And going into Ma & Pa 2 car garage backyard shops....all in the "race to the bottom"


    Easy fix, Wear a Condom next time.
    We welcome that race to the bottom. That's how I buy my used machines cheap with low hours!

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    Quote Originally Posted by johneezreno View Post
    Man, making me feel bad now. My primary job is building and servicing sewer inspection equipment. Sometimes it comes back full of fecal ick. Lol. And plumbers may charge big dough but they sure as heck don't want to pay.

    Sent from my SM-G950U using Tapatalk
    Reminds me this:
    Friend of mines brother in law was working at home depot... One day a customer had returned a toilet.... The customer took a shit IN said toilet before bringing it back to the store..

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    Quote Originally Posted by as9100d View Post
    We welcome that race to the bottom. That's how I buy my used machines cheap with low hours!
    Yup, the clueless just use mastercam, get a number for runtime, slap $45 per hours
    and quote.
    Like everyone else does.

    I work with a small shop, I explain how he needs to develop different methods, maybe pinch turn (might have to weld up a lathe toolholder for $50)
    to "get away from the crowd" and get these jobs. Sneak an extra roughing
    cut with a welded toolholder, cut that cycle time.

    Keep the machines loaded, re-position the saw, so 20' bars of stock
    are not being swung wildly overhead.

    Institute piecework, 'cause every time I walk in the shop the minimum wage monkeys are on their phones, the machines are idling, and the red lights are blinking for more stock.

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    Quote Originally Posted by digger doug View Post
    Yup, the clueless just use mastercam, get a number for runtime, slap $45 per hours
    and quote.

    I work with a small shop, I explain how he need to develop different methods, maybe pinch turn (might have to weld up a lathe toolholder for $50)
    to "get away from the crowd" and get these jobs.

    Institute piecework, 'cause every time I walk in the shop the minimum wage monkeys are on their phones, the machines are idling, and the red lights are blinking for more stock.
    That was my biggest fear when I started my own shop. Blinking machines with staff no where to be found or not working. I solved this by getting rid of minimum wage and hiring skilled folks that can do more better.

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    It all comes down to supply and demand.
    When people are starving because of lack of work they will work for less.
    Just ask the labor force in China how this works.
    Even if skilled there is more supply than demand so prices sit at rock bottom barley able to survive numbers.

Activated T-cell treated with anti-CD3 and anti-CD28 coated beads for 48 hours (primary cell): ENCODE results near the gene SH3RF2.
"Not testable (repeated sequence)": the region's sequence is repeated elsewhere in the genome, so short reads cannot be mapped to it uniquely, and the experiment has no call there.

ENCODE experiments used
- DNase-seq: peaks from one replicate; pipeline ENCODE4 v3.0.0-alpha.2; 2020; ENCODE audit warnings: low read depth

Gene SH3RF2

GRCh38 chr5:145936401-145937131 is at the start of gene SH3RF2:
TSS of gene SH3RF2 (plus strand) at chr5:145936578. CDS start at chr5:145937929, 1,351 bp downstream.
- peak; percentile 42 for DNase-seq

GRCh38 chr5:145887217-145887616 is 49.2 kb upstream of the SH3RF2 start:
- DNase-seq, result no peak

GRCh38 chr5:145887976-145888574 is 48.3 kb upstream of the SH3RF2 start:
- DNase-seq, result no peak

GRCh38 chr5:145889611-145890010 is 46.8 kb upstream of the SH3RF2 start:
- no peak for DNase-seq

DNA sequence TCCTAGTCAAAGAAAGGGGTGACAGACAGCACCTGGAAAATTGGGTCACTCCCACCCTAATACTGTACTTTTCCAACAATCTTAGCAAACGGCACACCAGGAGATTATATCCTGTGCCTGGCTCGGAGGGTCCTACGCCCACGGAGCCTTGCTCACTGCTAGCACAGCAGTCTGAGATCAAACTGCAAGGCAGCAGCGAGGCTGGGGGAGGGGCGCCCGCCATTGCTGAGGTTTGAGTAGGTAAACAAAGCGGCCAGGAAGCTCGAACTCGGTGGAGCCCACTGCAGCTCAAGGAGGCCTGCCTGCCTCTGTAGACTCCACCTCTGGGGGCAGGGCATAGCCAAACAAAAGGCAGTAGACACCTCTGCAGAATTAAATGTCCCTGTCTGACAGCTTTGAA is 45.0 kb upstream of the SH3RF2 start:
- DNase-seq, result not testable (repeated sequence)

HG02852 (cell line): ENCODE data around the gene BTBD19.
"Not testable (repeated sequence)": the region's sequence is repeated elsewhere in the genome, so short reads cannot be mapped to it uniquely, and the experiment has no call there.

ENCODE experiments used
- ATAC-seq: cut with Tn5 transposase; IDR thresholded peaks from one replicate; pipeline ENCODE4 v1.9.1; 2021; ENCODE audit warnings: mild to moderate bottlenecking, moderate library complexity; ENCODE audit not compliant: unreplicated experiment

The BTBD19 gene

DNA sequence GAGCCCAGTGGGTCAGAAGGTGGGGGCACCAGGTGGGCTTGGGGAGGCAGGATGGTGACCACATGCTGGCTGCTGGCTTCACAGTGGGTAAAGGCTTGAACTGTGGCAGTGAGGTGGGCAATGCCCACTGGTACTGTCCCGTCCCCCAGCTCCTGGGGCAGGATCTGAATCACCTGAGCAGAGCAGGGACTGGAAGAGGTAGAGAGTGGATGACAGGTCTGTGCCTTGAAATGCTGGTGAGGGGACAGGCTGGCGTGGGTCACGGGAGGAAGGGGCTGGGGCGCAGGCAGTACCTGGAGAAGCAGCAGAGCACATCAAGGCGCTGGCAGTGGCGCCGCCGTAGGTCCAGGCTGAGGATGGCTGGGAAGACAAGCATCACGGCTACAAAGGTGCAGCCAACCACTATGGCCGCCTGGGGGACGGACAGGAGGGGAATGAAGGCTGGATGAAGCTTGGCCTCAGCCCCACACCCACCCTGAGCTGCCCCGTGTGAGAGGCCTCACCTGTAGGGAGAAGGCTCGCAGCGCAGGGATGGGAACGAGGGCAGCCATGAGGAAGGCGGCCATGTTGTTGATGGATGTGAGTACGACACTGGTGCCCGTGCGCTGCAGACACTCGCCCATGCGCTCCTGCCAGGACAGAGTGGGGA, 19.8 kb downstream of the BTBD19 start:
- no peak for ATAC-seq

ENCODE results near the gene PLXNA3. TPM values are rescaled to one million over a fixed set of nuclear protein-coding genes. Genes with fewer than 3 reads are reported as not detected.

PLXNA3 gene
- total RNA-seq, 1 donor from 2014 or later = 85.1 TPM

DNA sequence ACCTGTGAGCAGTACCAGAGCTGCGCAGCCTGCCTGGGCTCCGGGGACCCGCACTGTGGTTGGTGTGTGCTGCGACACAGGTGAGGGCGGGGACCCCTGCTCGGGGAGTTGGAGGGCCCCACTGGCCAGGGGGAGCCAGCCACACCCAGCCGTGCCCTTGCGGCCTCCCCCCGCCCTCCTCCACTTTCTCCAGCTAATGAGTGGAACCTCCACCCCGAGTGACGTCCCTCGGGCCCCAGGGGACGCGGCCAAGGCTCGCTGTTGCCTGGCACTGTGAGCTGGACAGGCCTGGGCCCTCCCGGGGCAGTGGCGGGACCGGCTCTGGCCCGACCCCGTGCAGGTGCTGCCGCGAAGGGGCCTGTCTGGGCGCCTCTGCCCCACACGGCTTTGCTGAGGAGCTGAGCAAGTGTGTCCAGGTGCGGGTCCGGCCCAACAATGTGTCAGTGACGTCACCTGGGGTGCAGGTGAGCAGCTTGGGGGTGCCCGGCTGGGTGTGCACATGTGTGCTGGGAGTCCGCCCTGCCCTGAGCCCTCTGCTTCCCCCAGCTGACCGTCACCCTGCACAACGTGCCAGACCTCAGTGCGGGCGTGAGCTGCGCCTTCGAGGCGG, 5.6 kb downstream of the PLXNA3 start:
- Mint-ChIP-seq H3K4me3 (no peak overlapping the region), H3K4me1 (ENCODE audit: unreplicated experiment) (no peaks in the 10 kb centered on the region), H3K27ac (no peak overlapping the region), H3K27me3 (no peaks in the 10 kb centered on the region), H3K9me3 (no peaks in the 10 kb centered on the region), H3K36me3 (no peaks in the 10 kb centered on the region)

Arguably cncs make things less skilled than in the past so the day of all manual machines saw better money.
    Bob

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    Quote Originally Posted by johneezreno View Post
    Hate to throw politics in, but back in the 90s $60/Hr. was a expensive but fare shop rate. Then if memory serves right Clinton granted incentive programs to large corporations to outsource their work overseas in Hope's corporate USA would make room to start manufacturing renewable energy products. How'd that go?
    So now that the Re-Shoring push is on, technology has improved $60/hr for base simple drill here tap there is fair. And these guys just giving away the tech secrets on YouTube setting new standards for corporate America.............well I appreciate it but also....


    Hmmmmmmmm

    Sent from my SM-G950U using Tapatalk
    I would be curious to know who the leaders of the "large corporations" were.

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    Quote Originally Posted by digger doug View Post
    Haas pumping out how many machines each year ?

    And going into Ma & Pa 2 car garage backyard shops....all in the "race to the bottom"


    Easy fix, Wear a Condom next time.
    Well if you aren't doing 2D vise work you don't have to participate in that "race."

    Not much of a race around here anyway. Everyone is so damn busy, some of my customers will pay 100%+ expedite fees to get something in 2 weeks rather than 4.


    Haas pumping out machines doesn't necessarily mean tons of garage shops starting up all over. Plenty of large shops around here buying them 5 or 10 at a time. They're a good value.

    Sent from my SAMSUNG-SGH-I337 using Tapatalk

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    Quote Originally Posted by thesidetalker View Post
    Haas pumping out machines doesn't necessarily mean tons of garage shops starting up all over. Plenty of large shops around here buying them 5 or 10 at a time. They're a good value.

    Sent from my SAMSUNG-SGH-I337 using Tapatalk